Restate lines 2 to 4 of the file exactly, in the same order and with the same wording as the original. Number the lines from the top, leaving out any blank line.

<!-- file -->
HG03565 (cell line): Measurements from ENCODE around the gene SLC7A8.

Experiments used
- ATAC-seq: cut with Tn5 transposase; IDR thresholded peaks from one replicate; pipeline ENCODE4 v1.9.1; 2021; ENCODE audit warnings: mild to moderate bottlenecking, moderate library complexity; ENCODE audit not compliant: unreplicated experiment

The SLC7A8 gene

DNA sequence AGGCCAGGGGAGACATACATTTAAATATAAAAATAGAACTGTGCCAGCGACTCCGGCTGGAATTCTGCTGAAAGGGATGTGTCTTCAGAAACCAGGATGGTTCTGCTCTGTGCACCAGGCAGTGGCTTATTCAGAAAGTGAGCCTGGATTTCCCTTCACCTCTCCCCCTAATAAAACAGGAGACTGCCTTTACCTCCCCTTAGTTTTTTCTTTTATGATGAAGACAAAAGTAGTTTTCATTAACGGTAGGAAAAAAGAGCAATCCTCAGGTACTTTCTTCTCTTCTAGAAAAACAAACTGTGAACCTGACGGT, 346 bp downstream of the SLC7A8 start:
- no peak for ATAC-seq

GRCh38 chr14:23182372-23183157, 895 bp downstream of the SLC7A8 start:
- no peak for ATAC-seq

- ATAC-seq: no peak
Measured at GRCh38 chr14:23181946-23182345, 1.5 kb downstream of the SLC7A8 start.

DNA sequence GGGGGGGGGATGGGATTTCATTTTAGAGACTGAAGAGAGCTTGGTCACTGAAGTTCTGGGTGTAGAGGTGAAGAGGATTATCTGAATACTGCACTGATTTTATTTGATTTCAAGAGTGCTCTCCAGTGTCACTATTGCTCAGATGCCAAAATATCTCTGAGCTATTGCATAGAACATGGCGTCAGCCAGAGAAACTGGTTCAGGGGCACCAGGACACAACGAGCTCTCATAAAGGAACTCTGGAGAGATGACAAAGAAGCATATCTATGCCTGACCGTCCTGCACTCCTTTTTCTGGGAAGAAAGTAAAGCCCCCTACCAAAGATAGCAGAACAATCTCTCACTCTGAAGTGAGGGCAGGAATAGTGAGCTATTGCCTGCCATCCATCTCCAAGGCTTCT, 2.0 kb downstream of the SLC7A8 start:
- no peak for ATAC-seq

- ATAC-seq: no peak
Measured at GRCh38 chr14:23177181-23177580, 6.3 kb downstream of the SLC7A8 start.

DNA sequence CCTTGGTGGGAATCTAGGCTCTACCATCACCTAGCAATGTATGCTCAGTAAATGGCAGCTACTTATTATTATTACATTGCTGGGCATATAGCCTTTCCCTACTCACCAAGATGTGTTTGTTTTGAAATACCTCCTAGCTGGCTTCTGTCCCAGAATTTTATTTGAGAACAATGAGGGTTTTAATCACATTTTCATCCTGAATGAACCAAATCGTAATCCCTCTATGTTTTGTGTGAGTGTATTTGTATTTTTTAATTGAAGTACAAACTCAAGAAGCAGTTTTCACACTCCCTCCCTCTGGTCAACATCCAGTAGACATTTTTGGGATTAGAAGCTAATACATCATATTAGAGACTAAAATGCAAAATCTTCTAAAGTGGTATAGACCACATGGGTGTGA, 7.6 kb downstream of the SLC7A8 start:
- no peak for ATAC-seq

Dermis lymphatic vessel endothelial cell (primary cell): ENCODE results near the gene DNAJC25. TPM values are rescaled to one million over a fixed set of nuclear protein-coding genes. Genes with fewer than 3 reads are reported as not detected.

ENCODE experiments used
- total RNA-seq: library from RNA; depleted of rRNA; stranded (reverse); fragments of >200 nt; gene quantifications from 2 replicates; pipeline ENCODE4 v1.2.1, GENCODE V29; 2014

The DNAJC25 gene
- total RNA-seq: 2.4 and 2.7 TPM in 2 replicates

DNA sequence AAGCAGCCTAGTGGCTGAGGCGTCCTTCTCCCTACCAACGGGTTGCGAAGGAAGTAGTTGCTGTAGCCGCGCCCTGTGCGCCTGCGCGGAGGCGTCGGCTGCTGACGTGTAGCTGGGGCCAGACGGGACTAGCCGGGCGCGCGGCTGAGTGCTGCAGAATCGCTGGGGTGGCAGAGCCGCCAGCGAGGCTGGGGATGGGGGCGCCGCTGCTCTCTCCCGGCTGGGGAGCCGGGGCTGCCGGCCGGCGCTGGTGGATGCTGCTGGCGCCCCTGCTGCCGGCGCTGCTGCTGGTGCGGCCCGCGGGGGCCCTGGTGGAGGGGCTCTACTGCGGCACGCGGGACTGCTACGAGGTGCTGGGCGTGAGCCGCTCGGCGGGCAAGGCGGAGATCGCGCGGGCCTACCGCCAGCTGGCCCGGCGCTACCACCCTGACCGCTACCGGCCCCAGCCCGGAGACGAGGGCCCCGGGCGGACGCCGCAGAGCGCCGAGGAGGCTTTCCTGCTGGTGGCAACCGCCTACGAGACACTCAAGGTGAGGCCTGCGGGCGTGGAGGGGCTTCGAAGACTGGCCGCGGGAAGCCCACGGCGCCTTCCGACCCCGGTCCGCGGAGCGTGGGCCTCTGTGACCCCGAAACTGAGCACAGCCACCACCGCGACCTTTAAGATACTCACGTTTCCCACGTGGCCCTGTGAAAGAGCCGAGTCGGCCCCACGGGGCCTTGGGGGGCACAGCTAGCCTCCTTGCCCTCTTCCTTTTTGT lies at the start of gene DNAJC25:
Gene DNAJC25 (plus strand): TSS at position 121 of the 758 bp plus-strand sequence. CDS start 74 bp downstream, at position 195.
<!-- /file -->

Experiments used
- ATAC-seq: cut with Tn5 transposase; IDR thresholded peaks from one replicate; pipeline ENCODE4 v1.9.1; 2021; ENCODE audit warnings: mild to moderate bottlenecking, moderate library complexity; ENCODE audit not compliant: unreplicated experiment

The SLC7A8 gene